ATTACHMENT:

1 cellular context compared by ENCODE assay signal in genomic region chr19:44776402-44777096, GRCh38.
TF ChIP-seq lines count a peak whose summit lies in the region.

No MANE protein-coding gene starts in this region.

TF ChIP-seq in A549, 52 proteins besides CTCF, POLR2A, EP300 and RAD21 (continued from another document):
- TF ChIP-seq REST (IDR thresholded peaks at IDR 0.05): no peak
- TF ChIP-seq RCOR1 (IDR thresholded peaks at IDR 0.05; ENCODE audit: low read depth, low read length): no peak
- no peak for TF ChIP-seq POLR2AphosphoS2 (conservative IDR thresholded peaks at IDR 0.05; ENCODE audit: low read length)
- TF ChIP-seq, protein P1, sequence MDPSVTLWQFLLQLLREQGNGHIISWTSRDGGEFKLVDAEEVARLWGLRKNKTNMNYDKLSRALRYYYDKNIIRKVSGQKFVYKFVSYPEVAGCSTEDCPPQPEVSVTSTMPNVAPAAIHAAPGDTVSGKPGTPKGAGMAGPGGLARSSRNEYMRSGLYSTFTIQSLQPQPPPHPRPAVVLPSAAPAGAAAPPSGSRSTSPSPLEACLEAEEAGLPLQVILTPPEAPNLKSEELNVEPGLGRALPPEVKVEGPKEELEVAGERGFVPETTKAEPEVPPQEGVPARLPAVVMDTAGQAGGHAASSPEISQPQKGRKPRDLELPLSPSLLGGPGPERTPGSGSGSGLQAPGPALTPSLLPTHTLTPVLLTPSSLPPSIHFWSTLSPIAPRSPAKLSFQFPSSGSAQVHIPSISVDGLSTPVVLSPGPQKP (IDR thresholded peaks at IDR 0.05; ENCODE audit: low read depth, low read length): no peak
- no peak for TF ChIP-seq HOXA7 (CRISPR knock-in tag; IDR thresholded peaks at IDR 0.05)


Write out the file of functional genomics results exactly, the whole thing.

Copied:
1 cellular context compared by ENCODE assay signal in genomic region chr19:44776402-44777096, GRCh38.
TF ChIP-seq lines count a peak whose summit lies in the region.

No MANE protein-coding gene starts in this region.

TF ChIP-seq in A549, 52 proteins besides CTCF, POLR2A, EP300 and RAD21 (continued from another document):
- TF ChIP-seq REST (IDR thresholded peaks at IDR 0.05): no peak
- TF ChIP-seq RCOR1 (IDR thresholded peaks at IDR 0.05; ENCODE audit: low read depth, low read length): no peak
- no peak for TF ChIP-seq POLR2AphosphoS2 (conservative IDR thresholded peaks at IDR 0.05; ENCODE audit: low read length)
- TF ChIP-seq, protein P1, sequence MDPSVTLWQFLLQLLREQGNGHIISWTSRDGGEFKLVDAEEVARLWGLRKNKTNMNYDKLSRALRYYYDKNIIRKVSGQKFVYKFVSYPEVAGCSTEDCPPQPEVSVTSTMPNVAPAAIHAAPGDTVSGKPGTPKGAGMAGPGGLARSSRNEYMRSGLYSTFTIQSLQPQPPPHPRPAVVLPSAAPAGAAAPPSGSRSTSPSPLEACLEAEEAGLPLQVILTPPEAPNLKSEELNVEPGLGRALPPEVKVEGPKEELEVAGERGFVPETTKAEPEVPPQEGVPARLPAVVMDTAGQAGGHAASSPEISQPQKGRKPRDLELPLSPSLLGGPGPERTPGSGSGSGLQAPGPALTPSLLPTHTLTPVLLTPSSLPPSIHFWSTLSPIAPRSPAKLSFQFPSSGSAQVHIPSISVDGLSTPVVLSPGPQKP (IDR thresholded peaks at IDR 0.05; ENCODE audit: low read depth, low read length): no peak
- no peak for TF ChIP-seq HOXA7 (CRISPR knock-in tag; IDR thresholded peaks at IDR 0.05)